I regularly teach courses in the history of the Old and New South. I also offer courses in the history of American Religion, American legal history, and Southern Autobiography.
Africans in the Old South: Mapping Exceptional Lives Across the Atlantic World
Harvard: Harvard University Press, 2016
Where the Negroes Are Masters
An African Port in the Era of the Slave Trade
Cambridge: Harvard University Press, 2014
Paths to Freedom: Manumission in the Atlantic World
Edited with Rosemary Brana-Shute
Columbia: University of South Carolina Press, 2009
The Two Princes of Calabar: An Eighteenth-Century Atlantic Odyssey
German translation with Rogner & Bernhard, 2004
French translations with Editions Les Persides 2007
Cambridge and London: Harvard University Press, 2004
Memory and Identity: Minority Survival Among the Huguenots in France and the Atlantic Diaspora
Edited with Bertrand Van Ruymbeke
Columbia: University of South Carolina Press, 2003
Religion in Mississippi
Jackson: University Press of Mississippi for the Heritage of Mississippi Series, 2001
Money, Trade, and Power: The Evolution of Colonial South Carolina's Plantation Society
Edited with Jack P. Greene and Rosemary Brana-Shte
Columbia: University of South Carolina Press, 2001
On Jordan's Stormy Banks: Evangelical Religion in Mississippi, 1773-1876
Athens: University of Georgia Press, 1994
My research revolves around three broad areas of interest: the Atlantic World, Southern History, and American Religious History.
My interest in Atlantic history has focused on race and the slave trade. My most recent publication, Africans in the Old South: Mapping Exceptional Lives Across the Atlantic World (Harvard, 2016), examines the experiences of a range of West Africans who lived in the American South between 1740 and 1860. These exceptional lives challenge long-held assumptions about how the slave trade operated and who was involved. The African Atlantic was a complex world characterized by constant movement, intricate hierarchies, and shifting identities. Not all Africans who crossed the Atlantic were enslaved, nor was the voyage always one-way.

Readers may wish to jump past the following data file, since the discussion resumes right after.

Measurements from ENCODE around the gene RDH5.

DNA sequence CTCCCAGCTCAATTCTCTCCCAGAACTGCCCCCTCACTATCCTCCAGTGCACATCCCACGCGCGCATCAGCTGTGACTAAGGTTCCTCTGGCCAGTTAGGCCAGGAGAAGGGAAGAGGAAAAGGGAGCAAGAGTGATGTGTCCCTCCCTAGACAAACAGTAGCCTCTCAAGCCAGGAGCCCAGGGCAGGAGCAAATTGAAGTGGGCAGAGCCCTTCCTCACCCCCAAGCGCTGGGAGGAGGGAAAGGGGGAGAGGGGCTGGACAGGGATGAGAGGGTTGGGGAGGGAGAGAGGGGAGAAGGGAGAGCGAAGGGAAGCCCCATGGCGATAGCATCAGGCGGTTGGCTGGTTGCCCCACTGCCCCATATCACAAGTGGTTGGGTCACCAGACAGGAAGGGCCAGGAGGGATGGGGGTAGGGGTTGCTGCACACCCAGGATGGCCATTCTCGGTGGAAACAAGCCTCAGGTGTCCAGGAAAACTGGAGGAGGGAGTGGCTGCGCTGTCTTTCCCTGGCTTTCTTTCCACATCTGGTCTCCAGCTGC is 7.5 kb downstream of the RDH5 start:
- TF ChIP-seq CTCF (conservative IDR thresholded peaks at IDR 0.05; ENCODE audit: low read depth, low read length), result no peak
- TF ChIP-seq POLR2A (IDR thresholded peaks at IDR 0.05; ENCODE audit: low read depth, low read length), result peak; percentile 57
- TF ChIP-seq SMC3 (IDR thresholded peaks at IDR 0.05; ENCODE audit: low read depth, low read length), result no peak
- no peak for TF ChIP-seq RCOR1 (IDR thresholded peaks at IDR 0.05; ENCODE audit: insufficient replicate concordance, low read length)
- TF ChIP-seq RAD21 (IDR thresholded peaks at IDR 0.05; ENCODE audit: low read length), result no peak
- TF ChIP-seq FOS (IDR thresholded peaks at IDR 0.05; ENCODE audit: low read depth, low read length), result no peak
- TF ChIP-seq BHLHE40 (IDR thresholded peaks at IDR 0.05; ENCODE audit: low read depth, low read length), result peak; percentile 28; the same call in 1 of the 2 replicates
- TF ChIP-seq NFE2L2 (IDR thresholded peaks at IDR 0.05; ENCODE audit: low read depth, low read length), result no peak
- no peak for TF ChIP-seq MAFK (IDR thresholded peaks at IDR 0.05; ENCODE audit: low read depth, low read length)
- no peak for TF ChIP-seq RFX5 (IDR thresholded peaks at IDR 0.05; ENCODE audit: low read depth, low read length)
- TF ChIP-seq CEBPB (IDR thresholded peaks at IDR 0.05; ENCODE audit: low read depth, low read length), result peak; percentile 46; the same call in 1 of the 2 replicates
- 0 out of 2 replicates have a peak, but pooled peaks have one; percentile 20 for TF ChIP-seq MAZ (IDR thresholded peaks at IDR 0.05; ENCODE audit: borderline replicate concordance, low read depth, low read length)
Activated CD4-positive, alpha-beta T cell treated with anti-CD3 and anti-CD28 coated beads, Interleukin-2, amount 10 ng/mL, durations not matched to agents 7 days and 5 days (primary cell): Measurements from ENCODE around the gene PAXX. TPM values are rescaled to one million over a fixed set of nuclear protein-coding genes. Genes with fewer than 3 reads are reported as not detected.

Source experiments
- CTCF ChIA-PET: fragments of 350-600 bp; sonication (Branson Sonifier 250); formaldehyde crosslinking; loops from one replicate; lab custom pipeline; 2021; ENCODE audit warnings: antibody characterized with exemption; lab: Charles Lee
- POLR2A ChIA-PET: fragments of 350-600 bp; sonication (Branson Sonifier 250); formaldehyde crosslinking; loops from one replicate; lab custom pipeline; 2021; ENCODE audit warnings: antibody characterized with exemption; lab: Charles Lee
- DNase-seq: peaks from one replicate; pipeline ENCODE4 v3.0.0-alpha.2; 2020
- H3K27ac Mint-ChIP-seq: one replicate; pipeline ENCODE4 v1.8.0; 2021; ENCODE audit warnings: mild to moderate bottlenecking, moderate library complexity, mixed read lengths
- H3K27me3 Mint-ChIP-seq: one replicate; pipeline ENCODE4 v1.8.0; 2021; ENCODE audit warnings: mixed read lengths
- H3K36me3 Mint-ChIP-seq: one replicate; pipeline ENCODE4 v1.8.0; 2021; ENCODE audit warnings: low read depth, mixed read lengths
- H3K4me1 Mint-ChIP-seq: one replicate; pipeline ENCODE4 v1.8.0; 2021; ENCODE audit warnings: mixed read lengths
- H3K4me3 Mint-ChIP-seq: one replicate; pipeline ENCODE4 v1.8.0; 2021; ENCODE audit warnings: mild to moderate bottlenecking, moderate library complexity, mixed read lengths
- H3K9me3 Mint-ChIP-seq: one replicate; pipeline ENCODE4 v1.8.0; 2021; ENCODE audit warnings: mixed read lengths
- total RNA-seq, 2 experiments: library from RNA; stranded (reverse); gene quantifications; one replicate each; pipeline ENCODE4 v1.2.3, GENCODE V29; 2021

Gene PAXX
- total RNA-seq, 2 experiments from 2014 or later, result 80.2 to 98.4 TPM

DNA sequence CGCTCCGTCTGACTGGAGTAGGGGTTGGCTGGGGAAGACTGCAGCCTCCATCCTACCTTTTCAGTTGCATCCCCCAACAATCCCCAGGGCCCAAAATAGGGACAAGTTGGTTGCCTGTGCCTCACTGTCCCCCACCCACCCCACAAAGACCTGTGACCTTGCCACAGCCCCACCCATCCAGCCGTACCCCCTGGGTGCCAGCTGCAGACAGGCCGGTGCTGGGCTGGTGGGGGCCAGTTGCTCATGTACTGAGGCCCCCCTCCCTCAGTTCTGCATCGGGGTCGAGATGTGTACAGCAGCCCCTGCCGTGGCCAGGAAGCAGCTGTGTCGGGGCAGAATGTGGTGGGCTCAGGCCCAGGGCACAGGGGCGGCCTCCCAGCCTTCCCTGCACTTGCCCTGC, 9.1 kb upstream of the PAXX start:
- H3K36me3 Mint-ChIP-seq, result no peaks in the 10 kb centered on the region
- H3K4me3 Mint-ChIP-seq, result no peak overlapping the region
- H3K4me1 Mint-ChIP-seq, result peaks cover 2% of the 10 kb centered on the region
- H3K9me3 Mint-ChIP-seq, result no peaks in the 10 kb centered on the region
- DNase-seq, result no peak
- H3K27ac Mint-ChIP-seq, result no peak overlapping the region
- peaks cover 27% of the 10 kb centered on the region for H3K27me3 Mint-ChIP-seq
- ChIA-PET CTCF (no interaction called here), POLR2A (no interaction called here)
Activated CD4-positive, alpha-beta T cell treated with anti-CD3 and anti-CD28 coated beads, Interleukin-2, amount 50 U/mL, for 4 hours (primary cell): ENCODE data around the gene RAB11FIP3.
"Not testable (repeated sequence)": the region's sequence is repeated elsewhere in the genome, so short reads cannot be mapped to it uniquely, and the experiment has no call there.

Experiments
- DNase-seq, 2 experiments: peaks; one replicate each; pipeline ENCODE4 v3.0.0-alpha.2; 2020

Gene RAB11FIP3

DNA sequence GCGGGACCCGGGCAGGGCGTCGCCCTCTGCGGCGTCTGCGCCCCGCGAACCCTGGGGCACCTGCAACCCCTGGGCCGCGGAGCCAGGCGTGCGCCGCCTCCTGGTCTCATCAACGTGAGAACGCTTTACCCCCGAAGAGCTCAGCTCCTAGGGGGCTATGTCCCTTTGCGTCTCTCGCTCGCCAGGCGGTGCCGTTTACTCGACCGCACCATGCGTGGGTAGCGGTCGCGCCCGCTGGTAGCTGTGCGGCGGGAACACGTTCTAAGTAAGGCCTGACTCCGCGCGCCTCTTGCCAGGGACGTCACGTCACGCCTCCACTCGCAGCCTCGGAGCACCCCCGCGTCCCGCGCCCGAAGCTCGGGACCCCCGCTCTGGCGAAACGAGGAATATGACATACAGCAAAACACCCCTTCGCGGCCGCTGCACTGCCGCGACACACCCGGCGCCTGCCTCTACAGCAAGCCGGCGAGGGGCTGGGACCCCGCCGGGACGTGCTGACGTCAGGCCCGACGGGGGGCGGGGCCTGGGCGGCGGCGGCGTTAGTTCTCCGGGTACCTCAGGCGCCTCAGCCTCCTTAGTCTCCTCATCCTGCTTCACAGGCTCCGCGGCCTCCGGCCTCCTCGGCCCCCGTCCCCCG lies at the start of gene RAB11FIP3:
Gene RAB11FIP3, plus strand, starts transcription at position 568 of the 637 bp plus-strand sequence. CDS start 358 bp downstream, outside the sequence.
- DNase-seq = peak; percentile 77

Where the Negroes Are Masters: An African Port in the Era of the Slave Trade (Harvard University Press, 2014) is an urban Atlantic history of the port of Annamaboe, located in present-day Ghana. It recreates the town's feverish bustle and brutality, tracing the entrepreneurs, black and white, who thrived on a lucrative traffic in human beings.
The Two Princes of Calabar: An Eighteenth-Century Atlantic Odyssey (Harvard, 2004) explores the slave trade through biography. In 1767, two "princes" of a ruling family in the port of Old Calabar, on the slave coast of Africa, were ambushed and captured by English slavers. The princes were themselves slave traders who were betrayed by African competitors--and so began their own extraordinary odyssey of enslavement. Their story, written in their own hand, survives as a rare firsthand account of the Atlantic slave experience.
My research in Southern history has focused on race and religion, particularly the history of biracial worship in the Old South. My first two books, On Jordan's Stormy Banks: Evangelical Religion in Mississippi, 1773-1876 (University of Georgia Press, 1994) and Religion in Mississippi, (University Press of Mississippi for the Heritage of Mississippi Series, 2001) explored the interplay between race and religion in the South. My co-edited volumes of essays in Atlantic history also reflect my interest in race and religion.
My current research projects focus on the United States' involvement in the illegal slave trade of the 19th Century and freedom suits around the Atlantic World.